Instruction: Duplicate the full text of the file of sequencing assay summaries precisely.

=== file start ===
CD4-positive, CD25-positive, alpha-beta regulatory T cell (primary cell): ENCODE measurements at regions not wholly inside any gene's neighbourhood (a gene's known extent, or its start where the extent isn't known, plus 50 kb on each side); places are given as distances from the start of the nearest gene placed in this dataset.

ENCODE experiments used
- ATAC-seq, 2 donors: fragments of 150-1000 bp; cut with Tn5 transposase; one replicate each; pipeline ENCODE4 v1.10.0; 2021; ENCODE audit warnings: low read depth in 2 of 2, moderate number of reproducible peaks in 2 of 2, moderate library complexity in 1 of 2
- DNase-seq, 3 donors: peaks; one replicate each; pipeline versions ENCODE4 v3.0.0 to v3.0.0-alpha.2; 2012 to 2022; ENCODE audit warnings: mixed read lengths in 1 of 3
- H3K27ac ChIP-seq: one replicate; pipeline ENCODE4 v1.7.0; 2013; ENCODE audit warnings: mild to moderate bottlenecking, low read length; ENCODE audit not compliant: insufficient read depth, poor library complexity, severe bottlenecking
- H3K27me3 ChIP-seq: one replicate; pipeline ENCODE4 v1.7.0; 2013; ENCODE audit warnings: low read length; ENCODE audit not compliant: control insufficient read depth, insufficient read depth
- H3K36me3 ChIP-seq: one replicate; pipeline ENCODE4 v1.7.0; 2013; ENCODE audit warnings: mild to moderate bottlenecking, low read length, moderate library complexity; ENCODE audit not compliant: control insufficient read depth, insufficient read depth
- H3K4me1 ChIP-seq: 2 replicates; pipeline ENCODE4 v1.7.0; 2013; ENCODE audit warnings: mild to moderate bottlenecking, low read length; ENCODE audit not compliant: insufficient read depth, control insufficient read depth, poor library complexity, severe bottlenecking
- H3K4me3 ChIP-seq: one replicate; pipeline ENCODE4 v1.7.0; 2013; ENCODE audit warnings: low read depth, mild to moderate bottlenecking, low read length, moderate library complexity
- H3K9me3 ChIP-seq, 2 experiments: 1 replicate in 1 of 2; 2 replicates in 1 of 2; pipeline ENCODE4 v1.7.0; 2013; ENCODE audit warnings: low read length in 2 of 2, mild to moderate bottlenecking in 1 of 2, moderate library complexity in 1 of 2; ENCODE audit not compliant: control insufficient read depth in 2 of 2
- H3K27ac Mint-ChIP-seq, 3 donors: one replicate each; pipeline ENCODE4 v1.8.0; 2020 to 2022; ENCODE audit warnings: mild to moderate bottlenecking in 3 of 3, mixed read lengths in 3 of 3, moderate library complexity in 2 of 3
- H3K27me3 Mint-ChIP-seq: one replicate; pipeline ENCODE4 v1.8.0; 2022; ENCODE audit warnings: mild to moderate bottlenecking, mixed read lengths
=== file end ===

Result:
CD4-positive, CD25-positive, alpha-beta regulatory T cell (primary cell): ENCODE measurements at regions not wholly inside any gene's neighbourhood (a gene's known extent, or its start where the extent isn't known, plus 50 kb on each side); places are given as distances from the start of the nearest gene placed in this dataset.

ENCODE experiments used
- ATAC-seq, 2 donors: fragments of 150-1000 bp; cut with Tn5 transposase; one replicate each; pipeline ENCODE4 v1.10.0; 2021; ENCODE audit warnings: low read depth in 2 of 2, moderate number of reproducible peaks in 2 of 2, moderate library complexity in 1 of 2
- DNase-seq, 3 donors: peaks; one replicate each; pipeline versions ENCODE4 v3.0.0 to v3.0.0-alpha.2; 2012 to 2022; ENCODE audit warnings: mixed read lengths in 1 of 3
- H3K27ac ChIP-seq: one replicate; pipeline ENCODE4 v1.7.0; 2013; ENCODE audit warnings: mild to moderate bottlenecking, low read length; ENCODE audit not compliant: insufficient read depth, poor library complexity, severe bottlenecking
- H3K27me3 ChIP-seq: one replicate; pipeline ENCODE4 v1.7.0; 2013; ENCODE audit warnings: low read length; ENCODE audit not compliant: control insufficient read depth, insufficient read depth
- H3K36me3 ChIP-seq: one replicate; pipeline ENCODE4 v1.7.0; 2013; ENCODE audit warnings: mild to moderate bottlenecking, low read length, moderate library complexity; ENCODE audit not compliant: control insufficient read depth, insufficient read depth
- H3K4me1 ChIP-seq: 2 replicates; pipeline ENCODE4 v1.7.0; 2013; ENCODE audit warnings: mild to moderate bottlenecking, low read length; ENCODE audit not compliant: insufficient read depth, control insufficient read depth, poor library complexity, severe bottlenecking
- H3K4me3 ChIP-seq: one replicate; pipeline ENCODE4 v1.7.0; 2013; ENCODE audit warnings: low read depth, mild to moderate bottlenecking, low read length, moderate library complexity
- H3K9me3 ChIP-seq, 2 experiments: 1 replicate in 1 of 2; 2 replicates in 1 of 2; pipeline ENCODE4 v1.7.0; 2013; ENCODE audit warnings: low read length in 2 of 2, mild to moderate bottlenecking in 1 of 2, moderate library complexity in 1 of 2; ENCODE audit not compliant: control insufficient read depth in 2 of 2
- H3K27ac Mint-ChIP-seq, 3 donors: one replicate each; pipeline ENCODE4 v1.8.0; 2020 to 2022; ENCODE audit warnings: mild to moderate bottlenecking in 3 of 3, mixed read lengths in 3 of 3, moderate library complexity in 2 of 3
- H3K27me3 Mint-ChIP-seq: one replicate; pipeline ENCODE4 v1.8.0; 2022; ENCODE audit warnings: mild to moderate bottlenecking, mixed read lengths